One of the most dismaying moments of last week's GOP presidential debates was how Rick Perry handled Michele Bachmann's broadside against him for allowing college-bound children of unauthorized aliens to pay in-state tuition rates in Texas. She insinuated that he was forcing Texas taxpayers to subsidize the college education of illegals. And he accused her of "not having a heart" which sounded more like a mea culpa than a response. But the issue of course is not Bachmann's heart but her head.
In-state tuition is not a welfare program as Bachmann made it out to be. Public universities are supported by the taxes of state residents—legal and illegal. In-state rates are simply an acknowledgement of the fact that residents have already pre-paid part of the fee when their children go to college. Asking any resident, regardless of status, to pay the full tuition would be requiring them to pay twice for the same service. Yet this is precisely what denying unauthorized aliens in-state tuition does. As the Wall Street Journal notes this morning:
Lower in-state tuition rates at public colleges and universities aren't akin to welfare for the indigent; they're not means-tested. They're a discount for residency. The same logic applies to hunting or fishing licenses.
Immigration status aside, state residents are thought to be deserving of a subsidy because they pay sales taxes, property taxes and other fees to support state institutions that non-state residents don't pay. Especially in a state like Texas that has no income tax, illegal aliens are more likely to bear a larger share of the tax burden than their counterparts in most other states.
Most children of illegal immigrants—some 73%, according to the Pew Hispanic Center—are U.S. citizens by birth. But as of 2008 there were 1.5 million children in the U.S. who are illegal. The Supreme Court has ruled that these children are entitled to a K-12 education. Lawmakers in Texas, which is home to the nation's second-largest illegal population after California, determined that tuition breaks for these residents made economic sense. So did the state's business community, which lobbied for the measure on the grounds that a better-educated population would translate into stronger economic growth.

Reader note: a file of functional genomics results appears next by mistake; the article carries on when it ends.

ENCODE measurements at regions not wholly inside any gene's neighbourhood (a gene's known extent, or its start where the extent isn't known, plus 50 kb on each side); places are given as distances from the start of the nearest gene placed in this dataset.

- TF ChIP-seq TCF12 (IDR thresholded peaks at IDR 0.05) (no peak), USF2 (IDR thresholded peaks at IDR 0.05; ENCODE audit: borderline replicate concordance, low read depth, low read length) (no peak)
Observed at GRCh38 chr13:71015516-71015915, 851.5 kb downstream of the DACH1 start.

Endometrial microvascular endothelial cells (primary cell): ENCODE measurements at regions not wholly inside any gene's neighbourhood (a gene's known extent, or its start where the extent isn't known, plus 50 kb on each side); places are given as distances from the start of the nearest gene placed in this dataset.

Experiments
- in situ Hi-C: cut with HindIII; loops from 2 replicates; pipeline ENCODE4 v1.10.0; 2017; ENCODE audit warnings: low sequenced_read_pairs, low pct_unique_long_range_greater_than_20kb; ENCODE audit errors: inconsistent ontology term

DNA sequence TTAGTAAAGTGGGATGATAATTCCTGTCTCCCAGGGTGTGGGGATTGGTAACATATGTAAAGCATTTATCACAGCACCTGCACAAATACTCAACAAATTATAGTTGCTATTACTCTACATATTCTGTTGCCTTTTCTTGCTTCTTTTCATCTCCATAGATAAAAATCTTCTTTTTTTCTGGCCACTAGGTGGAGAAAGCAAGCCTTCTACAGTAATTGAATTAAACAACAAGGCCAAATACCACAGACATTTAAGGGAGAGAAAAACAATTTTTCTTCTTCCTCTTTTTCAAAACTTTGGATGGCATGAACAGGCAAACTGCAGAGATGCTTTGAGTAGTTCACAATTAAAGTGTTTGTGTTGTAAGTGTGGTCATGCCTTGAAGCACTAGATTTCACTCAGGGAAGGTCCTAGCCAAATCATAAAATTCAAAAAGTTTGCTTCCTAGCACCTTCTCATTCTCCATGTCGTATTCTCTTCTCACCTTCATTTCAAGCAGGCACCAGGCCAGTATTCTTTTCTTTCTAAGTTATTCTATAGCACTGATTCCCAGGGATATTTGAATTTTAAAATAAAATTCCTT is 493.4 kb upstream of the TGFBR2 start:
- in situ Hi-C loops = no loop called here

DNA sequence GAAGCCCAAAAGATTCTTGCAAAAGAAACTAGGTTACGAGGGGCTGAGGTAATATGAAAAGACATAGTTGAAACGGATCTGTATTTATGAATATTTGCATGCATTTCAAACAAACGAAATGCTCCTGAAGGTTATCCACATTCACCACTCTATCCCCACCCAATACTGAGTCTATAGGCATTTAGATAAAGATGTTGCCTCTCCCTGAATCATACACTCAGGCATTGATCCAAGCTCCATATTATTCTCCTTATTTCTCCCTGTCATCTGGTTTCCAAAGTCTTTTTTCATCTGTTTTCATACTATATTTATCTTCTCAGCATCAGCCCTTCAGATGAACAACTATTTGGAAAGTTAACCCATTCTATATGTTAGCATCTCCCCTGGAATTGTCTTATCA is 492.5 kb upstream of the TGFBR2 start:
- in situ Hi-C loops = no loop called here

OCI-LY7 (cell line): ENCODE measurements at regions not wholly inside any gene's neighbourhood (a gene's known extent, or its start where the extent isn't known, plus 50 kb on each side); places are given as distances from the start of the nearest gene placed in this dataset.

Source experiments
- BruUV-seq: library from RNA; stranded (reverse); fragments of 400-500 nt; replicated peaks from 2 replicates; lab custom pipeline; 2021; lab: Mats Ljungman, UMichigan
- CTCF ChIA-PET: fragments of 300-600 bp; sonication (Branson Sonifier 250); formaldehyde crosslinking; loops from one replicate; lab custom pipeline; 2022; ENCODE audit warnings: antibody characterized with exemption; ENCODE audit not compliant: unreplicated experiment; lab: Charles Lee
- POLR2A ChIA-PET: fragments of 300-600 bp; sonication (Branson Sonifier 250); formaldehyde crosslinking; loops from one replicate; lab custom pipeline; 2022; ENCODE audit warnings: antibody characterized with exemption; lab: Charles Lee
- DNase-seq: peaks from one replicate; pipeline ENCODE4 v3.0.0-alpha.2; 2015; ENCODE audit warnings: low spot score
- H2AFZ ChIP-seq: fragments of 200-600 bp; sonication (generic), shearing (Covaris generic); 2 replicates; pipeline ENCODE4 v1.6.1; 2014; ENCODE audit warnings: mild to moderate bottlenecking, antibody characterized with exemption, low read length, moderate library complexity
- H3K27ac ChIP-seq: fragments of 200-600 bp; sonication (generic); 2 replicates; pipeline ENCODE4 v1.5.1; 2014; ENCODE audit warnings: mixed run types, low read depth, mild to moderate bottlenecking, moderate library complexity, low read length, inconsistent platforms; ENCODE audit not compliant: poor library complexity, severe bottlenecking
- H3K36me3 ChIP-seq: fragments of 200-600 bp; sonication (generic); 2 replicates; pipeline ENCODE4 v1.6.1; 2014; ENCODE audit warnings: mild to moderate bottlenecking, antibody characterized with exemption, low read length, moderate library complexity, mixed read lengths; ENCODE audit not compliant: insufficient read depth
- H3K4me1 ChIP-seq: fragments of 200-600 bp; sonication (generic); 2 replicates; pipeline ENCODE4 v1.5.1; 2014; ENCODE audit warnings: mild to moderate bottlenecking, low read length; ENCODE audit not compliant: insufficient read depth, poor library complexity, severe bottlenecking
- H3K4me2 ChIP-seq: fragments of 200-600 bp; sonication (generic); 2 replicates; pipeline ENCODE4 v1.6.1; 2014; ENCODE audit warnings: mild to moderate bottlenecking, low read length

State tax officials estimated that increased college enrollment by illegal immigrants would be budget neutral. (Emphasis added). It would bring in new students who would pay tuition, and those students who graduated would produce increased tax payments to the state. A college graduate's lifetime earnings are nearly double those of someone with only a high school diploma. The Dallas Morning News has reported that in 2009 illegal immigrants who were taking advantage of the tuition subsidy were 1% of the state's million-plus college students. The program is hardly the draw on state coffers that critics have claimed.
Perry should have reminded Bachmann that this country fought the Revolutionary War to defend the principle of "no taxation without representation." But unauthorized aliens pay taxes even though they have no representation. Denying them in-state tuition on top of this would mean effectively allowing taxpaying residents who can vote to exploit another set of taxpaying residents who can't vote.
So if Bachmann is at all interested in fairness and upholding bedrock American principles, here are her choices: She can either offer citizenship to unauthorized aliens so they can represent themselves and pay in-state tuition. Or she can stop collecting taxes from them. Perry should have said to her that he would revoke in-state tuition for illegals provided she made this her campaign slogan: "taxing illegals should be illegal."
My previous column on how illegals pay more in taxes than you think here.